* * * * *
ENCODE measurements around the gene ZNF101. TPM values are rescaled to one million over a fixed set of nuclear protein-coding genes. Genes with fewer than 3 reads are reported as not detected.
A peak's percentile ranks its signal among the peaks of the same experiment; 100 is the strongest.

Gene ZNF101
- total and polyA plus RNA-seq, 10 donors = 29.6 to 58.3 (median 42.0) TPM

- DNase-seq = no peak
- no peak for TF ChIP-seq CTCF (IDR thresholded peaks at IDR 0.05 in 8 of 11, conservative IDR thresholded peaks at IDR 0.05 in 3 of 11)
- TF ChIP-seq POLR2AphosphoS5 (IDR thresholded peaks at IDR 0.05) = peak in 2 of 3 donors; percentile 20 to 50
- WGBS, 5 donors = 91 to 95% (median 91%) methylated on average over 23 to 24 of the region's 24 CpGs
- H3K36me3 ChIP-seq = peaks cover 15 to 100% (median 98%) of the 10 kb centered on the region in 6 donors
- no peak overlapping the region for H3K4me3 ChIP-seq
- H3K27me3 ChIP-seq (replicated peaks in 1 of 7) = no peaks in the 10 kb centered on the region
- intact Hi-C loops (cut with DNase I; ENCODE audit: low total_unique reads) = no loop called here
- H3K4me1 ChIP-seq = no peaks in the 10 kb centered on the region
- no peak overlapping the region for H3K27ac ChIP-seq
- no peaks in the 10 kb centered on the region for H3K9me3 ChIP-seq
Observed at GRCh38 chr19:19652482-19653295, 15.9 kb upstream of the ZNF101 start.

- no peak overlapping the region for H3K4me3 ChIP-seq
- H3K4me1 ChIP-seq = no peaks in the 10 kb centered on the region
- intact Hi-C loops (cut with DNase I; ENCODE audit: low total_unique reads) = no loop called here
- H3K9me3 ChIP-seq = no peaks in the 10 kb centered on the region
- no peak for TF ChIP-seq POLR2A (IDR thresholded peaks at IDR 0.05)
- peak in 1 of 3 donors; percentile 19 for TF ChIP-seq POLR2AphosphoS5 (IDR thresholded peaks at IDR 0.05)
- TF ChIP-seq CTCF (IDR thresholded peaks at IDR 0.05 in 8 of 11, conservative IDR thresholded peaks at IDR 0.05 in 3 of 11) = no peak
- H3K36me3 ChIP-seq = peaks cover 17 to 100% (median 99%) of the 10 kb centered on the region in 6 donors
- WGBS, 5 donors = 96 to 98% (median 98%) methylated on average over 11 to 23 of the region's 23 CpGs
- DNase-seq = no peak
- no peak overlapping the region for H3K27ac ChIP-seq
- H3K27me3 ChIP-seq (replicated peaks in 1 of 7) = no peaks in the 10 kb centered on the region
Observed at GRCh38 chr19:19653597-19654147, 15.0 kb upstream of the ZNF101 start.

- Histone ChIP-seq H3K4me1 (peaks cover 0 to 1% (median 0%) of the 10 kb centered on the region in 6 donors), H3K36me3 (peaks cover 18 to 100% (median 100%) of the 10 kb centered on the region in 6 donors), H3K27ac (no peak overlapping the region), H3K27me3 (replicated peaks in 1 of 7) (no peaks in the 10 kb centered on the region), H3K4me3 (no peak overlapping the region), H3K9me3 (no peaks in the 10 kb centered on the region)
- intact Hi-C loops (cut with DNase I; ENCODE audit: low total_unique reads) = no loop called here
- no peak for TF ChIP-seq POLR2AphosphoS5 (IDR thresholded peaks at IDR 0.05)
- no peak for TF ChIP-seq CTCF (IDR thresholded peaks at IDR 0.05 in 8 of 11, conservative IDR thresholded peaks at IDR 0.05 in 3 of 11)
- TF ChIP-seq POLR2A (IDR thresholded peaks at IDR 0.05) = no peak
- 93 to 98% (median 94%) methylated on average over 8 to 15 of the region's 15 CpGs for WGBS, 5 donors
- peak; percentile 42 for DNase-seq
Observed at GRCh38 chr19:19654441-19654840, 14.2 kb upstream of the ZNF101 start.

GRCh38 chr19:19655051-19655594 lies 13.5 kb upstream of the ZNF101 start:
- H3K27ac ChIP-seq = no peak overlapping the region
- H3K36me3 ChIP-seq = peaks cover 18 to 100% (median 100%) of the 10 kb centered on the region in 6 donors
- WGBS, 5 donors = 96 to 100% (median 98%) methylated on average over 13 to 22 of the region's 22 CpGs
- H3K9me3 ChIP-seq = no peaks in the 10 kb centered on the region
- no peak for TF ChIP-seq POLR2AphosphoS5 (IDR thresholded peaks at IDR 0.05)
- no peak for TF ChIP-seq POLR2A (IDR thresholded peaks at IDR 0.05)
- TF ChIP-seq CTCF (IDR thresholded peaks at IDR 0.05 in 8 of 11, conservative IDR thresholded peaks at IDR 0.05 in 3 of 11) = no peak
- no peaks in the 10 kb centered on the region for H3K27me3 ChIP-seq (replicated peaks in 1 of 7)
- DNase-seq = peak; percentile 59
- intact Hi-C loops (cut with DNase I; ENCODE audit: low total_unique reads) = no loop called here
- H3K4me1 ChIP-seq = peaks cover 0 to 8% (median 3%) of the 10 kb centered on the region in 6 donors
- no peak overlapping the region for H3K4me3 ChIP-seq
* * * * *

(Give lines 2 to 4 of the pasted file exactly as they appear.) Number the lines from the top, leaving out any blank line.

A peak's percentile ranks its signal among the peaks of the same experiment; 100 is the strongest.

Gene ZNF101
- total and polyA plus RNA-seq, 10 donors = 29.6 to 58.3 (median 42.0) TPM